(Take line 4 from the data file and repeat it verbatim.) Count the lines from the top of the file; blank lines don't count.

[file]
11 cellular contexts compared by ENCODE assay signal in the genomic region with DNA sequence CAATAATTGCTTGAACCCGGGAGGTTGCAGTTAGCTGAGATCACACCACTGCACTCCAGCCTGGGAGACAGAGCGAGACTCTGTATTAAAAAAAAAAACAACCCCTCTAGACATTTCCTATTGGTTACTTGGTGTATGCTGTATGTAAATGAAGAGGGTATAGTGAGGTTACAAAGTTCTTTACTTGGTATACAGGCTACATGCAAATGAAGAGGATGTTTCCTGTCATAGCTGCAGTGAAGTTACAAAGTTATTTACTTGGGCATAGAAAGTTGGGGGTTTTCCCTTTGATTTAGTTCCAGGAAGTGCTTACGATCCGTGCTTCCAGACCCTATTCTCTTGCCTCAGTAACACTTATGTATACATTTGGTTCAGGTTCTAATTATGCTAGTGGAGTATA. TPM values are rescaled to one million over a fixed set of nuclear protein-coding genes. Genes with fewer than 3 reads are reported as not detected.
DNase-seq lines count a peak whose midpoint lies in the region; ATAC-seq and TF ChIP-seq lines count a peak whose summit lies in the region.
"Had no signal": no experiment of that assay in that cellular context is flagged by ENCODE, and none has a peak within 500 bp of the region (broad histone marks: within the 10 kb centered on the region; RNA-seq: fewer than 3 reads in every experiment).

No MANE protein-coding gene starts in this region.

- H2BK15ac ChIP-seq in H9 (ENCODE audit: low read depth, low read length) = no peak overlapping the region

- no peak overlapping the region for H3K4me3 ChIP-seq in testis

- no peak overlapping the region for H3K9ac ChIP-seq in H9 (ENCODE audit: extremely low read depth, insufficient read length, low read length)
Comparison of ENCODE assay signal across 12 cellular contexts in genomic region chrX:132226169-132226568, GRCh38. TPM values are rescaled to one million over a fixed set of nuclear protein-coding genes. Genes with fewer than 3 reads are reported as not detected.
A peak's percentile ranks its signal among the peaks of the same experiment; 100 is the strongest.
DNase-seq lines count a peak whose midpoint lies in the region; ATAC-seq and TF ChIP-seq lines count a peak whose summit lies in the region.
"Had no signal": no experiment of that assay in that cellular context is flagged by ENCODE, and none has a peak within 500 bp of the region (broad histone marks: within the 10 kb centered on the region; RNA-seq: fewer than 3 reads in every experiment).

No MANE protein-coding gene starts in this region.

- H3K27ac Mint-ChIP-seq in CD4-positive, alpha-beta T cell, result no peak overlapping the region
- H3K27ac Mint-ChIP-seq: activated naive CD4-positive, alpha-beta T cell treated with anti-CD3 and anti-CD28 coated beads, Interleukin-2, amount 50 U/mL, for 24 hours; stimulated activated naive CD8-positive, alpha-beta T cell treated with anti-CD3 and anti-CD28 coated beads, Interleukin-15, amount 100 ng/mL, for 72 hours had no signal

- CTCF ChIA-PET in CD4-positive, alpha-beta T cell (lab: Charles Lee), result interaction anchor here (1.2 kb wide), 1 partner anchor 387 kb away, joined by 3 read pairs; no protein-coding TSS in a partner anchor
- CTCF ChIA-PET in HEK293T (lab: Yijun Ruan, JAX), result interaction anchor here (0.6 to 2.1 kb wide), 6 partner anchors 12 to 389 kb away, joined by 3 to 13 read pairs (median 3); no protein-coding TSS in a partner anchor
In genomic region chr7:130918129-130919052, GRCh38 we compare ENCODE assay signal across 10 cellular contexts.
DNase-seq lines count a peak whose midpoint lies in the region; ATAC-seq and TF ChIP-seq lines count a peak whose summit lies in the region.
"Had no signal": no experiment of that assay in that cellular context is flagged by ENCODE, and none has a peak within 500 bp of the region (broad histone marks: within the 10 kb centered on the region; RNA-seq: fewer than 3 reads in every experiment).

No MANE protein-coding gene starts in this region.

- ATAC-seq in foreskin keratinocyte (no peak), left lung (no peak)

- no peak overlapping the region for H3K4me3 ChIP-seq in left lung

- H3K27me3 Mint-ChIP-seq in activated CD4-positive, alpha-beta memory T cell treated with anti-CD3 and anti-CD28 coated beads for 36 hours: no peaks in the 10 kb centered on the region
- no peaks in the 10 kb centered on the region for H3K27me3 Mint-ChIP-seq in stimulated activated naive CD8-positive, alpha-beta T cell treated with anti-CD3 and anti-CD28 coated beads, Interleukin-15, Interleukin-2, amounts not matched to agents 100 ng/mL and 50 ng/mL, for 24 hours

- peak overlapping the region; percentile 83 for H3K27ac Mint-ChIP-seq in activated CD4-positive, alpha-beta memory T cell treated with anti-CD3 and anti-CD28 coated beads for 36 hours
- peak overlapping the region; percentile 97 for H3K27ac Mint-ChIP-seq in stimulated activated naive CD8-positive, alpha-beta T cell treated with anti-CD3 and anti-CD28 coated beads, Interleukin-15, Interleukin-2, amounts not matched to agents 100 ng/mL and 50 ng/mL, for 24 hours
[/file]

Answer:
No MANE protein-coding gene starts in this region.